Maas, Nancy L

Email Address
Research Projects
Organizational Units
Research Interests

Search Results

Now showing 1 - 1 of 1
  • Publication
    A Chemical-Genetic Screen for Identifying Substrates of the Er Kinase Perk
    (2014-01-01) Maas, Nancy L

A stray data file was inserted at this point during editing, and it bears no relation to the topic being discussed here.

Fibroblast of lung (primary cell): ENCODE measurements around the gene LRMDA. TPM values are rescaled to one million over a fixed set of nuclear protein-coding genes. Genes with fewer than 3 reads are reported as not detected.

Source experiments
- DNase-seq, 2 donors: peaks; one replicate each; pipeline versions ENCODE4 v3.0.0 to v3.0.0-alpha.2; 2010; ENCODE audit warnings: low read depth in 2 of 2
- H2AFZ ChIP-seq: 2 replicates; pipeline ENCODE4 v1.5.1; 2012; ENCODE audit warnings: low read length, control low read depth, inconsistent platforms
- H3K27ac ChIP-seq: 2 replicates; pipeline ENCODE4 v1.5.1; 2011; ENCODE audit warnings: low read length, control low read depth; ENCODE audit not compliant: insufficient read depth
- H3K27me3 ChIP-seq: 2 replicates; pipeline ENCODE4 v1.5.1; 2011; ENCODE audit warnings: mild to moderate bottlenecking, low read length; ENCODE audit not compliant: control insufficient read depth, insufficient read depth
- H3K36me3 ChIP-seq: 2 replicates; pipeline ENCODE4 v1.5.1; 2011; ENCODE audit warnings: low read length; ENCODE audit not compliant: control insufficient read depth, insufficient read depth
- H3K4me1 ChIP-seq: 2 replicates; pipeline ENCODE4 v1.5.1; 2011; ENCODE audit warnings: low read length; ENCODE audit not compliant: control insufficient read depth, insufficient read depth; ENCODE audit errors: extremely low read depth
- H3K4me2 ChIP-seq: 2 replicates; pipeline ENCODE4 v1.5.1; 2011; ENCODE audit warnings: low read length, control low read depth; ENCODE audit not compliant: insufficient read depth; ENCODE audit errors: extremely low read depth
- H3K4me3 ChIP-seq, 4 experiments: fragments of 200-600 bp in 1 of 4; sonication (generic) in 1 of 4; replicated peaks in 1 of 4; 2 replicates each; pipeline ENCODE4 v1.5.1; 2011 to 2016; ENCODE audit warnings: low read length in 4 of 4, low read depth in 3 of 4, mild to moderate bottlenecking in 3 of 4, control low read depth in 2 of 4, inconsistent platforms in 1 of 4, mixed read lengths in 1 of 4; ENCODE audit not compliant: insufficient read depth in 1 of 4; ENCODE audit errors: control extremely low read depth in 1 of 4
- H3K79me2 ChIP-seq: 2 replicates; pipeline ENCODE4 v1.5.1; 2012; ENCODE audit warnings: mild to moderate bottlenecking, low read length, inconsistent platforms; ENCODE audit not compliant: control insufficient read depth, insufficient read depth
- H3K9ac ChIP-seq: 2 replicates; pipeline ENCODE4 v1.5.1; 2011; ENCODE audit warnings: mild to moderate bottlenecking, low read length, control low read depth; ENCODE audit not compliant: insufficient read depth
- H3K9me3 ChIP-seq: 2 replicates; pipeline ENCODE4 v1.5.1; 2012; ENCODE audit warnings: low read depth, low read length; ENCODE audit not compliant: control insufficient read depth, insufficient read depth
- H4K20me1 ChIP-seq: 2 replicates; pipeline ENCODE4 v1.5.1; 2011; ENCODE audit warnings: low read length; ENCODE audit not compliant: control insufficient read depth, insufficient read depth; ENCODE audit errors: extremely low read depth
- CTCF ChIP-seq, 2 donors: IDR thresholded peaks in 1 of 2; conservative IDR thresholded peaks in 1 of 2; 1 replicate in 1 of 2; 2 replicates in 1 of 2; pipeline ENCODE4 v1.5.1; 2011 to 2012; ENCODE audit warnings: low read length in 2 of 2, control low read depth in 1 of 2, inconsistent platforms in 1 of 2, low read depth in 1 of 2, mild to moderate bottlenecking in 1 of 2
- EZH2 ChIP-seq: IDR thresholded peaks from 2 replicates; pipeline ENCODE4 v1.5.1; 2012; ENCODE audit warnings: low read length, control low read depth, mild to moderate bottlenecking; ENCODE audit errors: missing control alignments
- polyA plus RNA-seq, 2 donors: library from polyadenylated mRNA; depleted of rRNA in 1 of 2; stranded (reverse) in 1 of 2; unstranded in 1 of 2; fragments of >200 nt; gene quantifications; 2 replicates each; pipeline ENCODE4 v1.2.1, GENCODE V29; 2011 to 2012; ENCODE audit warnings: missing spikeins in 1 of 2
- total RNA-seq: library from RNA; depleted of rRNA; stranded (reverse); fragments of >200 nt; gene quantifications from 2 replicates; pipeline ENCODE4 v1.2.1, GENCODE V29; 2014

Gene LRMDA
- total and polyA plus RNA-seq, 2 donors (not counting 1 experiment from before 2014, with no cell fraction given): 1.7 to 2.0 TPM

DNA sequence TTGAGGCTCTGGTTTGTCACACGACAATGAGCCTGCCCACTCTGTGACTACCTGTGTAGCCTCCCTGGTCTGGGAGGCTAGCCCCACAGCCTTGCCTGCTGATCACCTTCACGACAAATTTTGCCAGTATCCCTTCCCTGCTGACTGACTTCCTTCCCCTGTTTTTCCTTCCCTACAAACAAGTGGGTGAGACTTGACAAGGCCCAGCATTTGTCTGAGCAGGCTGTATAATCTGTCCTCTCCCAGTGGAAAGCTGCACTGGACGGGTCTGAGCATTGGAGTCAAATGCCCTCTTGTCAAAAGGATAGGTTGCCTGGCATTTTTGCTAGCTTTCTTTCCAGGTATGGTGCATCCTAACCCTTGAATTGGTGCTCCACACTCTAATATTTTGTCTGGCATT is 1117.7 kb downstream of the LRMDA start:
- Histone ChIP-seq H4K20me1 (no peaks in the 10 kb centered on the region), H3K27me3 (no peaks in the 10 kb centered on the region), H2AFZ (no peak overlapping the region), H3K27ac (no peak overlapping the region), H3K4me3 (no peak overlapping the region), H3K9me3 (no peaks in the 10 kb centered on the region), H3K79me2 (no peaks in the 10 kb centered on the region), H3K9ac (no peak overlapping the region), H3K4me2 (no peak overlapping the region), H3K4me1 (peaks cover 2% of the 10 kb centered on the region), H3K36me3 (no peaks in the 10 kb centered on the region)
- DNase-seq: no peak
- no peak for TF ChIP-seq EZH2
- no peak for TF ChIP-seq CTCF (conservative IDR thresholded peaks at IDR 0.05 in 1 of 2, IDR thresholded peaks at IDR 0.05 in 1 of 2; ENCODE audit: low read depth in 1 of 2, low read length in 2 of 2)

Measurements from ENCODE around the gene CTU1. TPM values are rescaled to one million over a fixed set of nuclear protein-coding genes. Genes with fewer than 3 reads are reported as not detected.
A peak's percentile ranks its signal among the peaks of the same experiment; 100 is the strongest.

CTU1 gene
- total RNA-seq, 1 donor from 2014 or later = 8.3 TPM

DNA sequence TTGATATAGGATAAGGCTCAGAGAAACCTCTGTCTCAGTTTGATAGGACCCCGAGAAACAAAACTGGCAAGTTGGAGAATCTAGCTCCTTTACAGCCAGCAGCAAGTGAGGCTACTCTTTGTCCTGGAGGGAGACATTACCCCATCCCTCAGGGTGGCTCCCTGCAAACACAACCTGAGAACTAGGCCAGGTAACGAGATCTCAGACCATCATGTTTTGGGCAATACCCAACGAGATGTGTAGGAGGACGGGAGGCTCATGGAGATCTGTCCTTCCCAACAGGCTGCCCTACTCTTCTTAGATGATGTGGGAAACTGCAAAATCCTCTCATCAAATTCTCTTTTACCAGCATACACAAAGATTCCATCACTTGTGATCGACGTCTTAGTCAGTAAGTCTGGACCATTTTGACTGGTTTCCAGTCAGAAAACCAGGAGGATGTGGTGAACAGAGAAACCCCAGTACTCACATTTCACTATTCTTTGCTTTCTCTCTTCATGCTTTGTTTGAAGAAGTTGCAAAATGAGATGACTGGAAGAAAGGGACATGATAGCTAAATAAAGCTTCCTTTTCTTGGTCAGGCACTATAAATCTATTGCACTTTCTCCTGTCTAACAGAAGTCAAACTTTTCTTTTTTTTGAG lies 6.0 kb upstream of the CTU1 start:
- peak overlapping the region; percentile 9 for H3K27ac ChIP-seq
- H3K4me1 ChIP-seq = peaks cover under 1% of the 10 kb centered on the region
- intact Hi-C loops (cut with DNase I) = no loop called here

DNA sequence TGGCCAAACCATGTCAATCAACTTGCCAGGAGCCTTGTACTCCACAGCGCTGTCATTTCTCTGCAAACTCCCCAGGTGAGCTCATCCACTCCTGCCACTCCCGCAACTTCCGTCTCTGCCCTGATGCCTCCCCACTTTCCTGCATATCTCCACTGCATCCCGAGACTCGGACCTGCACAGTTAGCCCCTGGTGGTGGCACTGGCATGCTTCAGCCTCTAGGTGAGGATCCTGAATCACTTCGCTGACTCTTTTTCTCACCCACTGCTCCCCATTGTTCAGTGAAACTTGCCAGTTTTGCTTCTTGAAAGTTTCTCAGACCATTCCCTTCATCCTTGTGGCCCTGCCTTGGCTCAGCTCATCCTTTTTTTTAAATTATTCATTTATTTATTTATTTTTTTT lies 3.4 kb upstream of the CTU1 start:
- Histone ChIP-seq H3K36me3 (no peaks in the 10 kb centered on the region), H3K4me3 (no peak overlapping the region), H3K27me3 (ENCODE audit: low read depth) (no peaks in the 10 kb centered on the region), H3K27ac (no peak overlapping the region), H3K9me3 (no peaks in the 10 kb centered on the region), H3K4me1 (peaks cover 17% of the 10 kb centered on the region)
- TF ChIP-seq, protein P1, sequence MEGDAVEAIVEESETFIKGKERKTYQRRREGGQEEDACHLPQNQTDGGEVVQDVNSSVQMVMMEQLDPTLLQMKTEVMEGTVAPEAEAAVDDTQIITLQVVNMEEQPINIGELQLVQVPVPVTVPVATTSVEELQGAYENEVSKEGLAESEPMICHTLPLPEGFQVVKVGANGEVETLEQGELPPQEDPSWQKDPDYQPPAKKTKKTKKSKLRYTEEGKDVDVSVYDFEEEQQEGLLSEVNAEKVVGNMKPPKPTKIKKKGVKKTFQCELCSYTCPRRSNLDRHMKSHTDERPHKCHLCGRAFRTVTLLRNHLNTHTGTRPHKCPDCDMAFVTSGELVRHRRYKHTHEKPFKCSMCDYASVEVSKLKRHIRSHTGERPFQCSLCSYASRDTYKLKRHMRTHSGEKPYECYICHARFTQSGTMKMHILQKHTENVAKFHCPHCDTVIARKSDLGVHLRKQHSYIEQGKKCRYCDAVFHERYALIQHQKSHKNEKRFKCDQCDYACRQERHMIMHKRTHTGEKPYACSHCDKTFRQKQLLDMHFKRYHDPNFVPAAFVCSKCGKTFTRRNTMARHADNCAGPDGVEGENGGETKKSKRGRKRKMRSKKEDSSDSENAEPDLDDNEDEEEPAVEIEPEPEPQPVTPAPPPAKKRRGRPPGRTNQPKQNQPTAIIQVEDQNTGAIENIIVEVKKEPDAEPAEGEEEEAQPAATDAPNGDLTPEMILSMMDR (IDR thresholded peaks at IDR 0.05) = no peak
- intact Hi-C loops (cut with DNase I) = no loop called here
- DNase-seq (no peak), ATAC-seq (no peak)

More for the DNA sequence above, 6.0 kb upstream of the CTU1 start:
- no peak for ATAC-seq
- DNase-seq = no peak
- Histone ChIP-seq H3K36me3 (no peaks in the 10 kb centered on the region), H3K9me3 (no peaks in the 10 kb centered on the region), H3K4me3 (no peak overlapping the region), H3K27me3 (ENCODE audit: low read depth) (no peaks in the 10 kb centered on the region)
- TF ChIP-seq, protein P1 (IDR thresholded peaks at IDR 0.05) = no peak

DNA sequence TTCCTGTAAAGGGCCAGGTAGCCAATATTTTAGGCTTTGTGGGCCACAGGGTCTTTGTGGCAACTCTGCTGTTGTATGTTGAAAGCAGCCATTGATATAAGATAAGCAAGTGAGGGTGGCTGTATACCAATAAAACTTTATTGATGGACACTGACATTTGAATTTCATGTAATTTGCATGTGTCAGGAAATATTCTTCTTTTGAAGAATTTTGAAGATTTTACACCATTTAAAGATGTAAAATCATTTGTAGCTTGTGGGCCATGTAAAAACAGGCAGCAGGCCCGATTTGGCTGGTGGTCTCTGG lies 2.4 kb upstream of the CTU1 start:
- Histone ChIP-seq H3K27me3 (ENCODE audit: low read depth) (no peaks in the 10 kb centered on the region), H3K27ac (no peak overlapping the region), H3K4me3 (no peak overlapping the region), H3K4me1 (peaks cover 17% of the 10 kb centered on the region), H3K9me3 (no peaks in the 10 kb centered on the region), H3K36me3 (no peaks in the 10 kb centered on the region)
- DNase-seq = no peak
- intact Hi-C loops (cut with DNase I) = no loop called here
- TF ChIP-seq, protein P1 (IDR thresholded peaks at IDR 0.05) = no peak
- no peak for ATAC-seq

Cells constantly encounter changing environments that challenge the ability to adapt and survive. Signal transduction networks enable cells to appropriately sense and respond to these changes, and are often mediated through the activity of protein kinases. Protein kinases are a class of enzyme responsible for regulating a broad spectrum of cellular functions by transferring phosphate groups from ATP to substrate proteins, thereby altering substrate activity and function. PERK is a resident kinase of the endoplasmic reticulum, and is responsible for sensing perturbations in the protein folding capacity of the ER. When the influx of unfolded, nascent proteins exceeds the folding capacity of the ER, PERK initiates a cascade of signaling events that enable cell adaptation and ER stress resolution. These signaling pathways are not only essential for the survival of normal cells undergoing ER stress, but are also co-opted by tumor cells in order to survive the oxygen and nutrient-restricted conditions of the tumor microenvironment. Not surprisingly, PERK signaling is known to influence a variety of pro-tumorigenic processes. Therefore, from a purely biological standpoint as well as from a clinical perspective, it is important to understand this critical cell adaptive pathway in greater detail through identifying its interacting partners and thereby elucidating additional downstream signaling branches. Prior to the work described herein, only three direct PERK substrates had been identified. Using chemical-genetic screening techniques, we have generated a significant list of putative PERK substrates, several of which have been confirmed as PERK substrates in vitro. These preliminary results suggest new connections between known UPR pathways, as well as entirely novel signaling branches downstream of PERK. This work will provide a solid foundation for launching future PERK-related discovery studies.